Extreme cyclones hitting the Philippines are on the rise – study

Rising trend seen in powerful storms hitting island nation since 1970s, report finds

Houses destroyed by Typhoon Haiyan in 2013 (Flickr/ Asian Development Bank)

Houses destroyed by Typhoon Haiyan in 2013 (Flickr/ Asian Development Bank)

By Alex Pashley

Typhoons barrelling into the vulnerable Philippines have become more intense over the last 45 years and wrought rising damages, according to a study.

While the total number of cyclones making landfall has decreased, the strongest classification of storm has become more frequent, analysts found.

The average rate of storms with wind speeds of 150km/hr or more rose from 5.5 to 6 a year between 1971 and 2013, researchers at the Royal Meteorological Society wrote in the International Journal of Climatology.

Over the same period, the average cost of damages rose from US$2-3 million to $100m a year.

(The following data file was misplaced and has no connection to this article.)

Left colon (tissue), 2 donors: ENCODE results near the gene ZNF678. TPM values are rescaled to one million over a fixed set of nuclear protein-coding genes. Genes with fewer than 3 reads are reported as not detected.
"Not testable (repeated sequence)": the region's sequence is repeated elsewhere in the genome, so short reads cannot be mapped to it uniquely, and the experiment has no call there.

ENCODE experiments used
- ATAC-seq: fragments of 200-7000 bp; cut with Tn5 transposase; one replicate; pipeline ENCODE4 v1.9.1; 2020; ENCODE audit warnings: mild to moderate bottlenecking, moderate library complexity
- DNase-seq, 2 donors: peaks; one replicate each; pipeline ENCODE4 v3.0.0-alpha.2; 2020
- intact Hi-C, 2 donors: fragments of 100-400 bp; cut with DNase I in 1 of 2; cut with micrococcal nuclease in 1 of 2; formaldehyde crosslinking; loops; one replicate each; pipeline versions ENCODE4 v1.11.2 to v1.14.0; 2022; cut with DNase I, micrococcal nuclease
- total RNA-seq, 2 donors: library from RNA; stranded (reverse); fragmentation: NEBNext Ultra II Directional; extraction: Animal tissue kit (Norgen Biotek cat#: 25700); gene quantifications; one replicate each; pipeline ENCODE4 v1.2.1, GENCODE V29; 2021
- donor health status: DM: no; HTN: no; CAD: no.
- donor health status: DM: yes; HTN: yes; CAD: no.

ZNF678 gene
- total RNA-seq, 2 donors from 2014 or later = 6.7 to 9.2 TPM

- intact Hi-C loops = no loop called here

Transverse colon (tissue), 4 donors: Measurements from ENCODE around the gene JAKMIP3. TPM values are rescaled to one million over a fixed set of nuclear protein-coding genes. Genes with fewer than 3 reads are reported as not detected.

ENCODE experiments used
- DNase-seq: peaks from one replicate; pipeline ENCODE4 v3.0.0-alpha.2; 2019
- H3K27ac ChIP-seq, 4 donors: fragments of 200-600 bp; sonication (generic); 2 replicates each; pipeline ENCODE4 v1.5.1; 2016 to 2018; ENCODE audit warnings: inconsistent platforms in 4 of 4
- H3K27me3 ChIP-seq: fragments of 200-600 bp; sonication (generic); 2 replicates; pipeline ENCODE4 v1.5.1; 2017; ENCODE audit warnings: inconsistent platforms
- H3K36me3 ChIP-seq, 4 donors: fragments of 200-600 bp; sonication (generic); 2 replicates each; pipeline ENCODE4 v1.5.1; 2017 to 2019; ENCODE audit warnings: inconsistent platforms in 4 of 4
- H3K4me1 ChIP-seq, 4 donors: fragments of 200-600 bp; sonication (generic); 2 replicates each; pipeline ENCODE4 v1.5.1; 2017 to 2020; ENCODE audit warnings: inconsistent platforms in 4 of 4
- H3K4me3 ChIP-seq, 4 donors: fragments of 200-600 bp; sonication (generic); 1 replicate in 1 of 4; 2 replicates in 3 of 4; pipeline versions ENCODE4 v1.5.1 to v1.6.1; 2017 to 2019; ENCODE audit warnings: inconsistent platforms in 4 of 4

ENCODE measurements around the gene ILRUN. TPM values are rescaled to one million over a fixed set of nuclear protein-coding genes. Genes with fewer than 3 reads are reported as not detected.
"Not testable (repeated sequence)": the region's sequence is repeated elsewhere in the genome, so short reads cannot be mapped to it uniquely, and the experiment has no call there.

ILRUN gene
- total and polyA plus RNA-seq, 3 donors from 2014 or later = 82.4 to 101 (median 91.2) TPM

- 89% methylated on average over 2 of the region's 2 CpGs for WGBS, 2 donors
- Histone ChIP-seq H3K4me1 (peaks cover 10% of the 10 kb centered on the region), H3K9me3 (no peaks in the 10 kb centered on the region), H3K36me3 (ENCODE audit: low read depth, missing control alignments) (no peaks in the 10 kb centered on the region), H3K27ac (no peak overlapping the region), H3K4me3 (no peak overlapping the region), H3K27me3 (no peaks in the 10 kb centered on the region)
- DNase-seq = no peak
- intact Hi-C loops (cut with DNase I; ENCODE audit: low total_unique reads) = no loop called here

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In 2013 Typhoon Haiyan, one of the strongest storms ever recorded, killed more than 6,300 people and caused $350m of devastation after it pounded the coastline at an estimated 195kph.

The study did not prove global warming was the cause, researchers said, but prior research has linked rising sea temperatures to more frequent storms since the 1970s.

Co-author Monica Ortiz at the University of Sheffield said: “Growing up in the Philippines myself, I understand the catastrophic loss of life and damage to property that extreme weather can cause.

“By analysing this data from the past up to the present, we can better adapt to further climate change and prepare for future disasters.”

Cyclones, ranging in strength from tropical depressions to super typhoons, averaged 19 a year from 1951-2013, with nine making landfall.

Read more on: Adaptation | Pacific |